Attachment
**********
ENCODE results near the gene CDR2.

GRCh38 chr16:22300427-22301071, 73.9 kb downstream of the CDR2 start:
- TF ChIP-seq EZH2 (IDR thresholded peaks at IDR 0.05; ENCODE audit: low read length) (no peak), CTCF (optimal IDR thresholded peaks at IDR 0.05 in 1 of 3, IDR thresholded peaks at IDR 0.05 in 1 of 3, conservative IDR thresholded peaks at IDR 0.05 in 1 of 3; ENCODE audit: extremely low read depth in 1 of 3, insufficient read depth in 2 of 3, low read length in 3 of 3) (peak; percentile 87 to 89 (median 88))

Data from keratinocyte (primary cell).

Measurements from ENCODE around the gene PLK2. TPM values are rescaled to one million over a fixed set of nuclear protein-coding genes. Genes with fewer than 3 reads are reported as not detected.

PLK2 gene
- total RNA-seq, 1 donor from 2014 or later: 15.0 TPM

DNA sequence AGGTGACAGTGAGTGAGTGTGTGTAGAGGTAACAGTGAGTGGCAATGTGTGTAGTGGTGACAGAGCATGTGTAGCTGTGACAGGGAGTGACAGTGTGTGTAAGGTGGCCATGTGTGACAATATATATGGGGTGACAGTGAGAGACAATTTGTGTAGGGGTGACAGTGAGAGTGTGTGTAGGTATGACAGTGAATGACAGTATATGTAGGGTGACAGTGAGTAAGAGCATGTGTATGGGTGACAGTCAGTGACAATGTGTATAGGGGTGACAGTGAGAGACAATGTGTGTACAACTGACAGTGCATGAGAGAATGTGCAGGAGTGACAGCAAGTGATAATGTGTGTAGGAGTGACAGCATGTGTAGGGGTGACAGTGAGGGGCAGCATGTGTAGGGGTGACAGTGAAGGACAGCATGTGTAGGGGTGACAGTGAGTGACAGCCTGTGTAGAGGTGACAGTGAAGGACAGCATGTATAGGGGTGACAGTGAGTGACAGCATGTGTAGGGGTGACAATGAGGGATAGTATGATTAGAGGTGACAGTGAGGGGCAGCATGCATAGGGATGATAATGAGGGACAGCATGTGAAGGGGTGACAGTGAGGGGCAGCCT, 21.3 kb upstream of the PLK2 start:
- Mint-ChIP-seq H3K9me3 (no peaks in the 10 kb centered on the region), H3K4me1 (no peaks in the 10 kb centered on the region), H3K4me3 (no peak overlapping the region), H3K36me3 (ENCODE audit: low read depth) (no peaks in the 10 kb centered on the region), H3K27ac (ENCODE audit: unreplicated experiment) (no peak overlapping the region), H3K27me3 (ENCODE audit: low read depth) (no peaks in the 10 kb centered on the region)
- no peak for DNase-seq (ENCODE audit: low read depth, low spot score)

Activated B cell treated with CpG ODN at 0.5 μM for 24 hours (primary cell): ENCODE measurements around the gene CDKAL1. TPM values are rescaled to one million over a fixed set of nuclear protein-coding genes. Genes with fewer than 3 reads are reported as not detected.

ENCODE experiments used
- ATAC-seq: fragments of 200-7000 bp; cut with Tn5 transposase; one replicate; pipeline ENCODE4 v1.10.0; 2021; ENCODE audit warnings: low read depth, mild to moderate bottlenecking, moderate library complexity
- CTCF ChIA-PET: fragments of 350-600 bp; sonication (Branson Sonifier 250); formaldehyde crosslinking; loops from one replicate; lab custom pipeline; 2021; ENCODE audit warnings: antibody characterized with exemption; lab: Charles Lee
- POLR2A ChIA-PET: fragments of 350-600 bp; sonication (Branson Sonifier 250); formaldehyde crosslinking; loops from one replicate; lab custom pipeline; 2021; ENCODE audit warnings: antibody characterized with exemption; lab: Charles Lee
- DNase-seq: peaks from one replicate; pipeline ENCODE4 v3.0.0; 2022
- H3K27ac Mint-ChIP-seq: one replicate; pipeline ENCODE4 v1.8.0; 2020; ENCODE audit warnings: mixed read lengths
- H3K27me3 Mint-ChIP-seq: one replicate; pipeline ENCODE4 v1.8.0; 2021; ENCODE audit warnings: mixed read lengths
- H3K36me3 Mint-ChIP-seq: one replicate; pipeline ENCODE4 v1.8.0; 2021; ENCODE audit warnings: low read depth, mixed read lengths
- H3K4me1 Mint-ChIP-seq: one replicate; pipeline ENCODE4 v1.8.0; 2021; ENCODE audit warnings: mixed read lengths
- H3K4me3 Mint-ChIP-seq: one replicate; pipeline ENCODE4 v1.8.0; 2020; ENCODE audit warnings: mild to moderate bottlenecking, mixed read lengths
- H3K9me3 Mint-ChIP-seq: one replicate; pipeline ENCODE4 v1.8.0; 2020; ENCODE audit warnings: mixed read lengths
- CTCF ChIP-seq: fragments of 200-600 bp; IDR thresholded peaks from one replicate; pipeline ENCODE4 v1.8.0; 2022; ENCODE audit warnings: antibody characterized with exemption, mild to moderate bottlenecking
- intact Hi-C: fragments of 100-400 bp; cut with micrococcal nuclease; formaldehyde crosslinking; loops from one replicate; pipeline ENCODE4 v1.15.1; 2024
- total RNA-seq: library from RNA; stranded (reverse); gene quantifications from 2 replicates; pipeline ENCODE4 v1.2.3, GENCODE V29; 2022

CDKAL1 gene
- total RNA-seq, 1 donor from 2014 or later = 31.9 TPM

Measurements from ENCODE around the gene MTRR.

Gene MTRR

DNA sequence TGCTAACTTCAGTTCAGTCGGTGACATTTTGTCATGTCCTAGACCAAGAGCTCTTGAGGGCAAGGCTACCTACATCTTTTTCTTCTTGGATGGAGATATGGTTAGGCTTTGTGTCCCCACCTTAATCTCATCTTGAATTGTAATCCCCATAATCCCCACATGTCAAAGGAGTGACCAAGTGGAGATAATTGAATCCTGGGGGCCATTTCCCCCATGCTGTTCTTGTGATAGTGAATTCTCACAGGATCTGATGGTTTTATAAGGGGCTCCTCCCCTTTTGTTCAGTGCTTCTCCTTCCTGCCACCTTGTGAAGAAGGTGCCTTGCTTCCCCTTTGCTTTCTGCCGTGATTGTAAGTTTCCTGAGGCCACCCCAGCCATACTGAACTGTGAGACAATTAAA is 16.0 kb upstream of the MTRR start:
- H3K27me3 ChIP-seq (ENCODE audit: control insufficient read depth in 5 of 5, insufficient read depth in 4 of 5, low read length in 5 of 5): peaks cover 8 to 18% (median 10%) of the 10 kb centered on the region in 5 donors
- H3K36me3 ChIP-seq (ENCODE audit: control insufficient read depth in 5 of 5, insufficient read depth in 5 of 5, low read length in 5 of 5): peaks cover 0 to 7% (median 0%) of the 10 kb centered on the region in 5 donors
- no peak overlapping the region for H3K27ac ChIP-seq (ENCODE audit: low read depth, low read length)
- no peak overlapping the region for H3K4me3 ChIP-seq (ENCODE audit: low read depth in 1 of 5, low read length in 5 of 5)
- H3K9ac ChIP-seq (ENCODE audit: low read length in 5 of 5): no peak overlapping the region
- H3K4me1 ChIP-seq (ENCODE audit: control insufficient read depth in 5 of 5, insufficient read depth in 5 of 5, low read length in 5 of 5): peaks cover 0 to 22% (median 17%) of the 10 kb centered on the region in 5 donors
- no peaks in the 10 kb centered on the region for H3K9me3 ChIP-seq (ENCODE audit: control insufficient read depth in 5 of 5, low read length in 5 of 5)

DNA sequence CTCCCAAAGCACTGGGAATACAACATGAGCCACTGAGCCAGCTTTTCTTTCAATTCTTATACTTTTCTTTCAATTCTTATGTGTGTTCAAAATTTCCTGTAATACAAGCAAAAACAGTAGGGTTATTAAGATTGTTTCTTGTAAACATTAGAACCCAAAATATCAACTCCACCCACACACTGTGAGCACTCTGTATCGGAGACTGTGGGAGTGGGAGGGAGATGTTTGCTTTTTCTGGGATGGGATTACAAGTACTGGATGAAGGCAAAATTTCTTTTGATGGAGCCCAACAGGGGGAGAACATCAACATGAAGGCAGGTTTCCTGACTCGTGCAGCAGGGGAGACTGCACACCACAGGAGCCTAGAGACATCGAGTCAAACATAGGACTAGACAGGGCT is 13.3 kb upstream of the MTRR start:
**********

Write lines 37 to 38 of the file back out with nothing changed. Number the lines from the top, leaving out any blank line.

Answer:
- no peaks in the 10 kb centered on the region for H3K9me3 ChIP-seq (ENCODE audit: control insufficient read depth in 5 of 5, low read length in 5 of 5)

DNA sequence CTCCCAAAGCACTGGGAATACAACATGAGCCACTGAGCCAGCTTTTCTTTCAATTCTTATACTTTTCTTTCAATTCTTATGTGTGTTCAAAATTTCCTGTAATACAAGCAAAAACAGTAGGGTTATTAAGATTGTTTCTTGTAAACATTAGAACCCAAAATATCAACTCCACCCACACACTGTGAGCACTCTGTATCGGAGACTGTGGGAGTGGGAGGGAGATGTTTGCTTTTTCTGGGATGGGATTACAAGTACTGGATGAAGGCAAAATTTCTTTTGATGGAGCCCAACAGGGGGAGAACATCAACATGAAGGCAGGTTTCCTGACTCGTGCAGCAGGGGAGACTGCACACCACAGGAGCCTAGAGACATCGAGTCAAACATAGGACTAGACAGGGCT is 13.3 kb upstream of the MTRR start: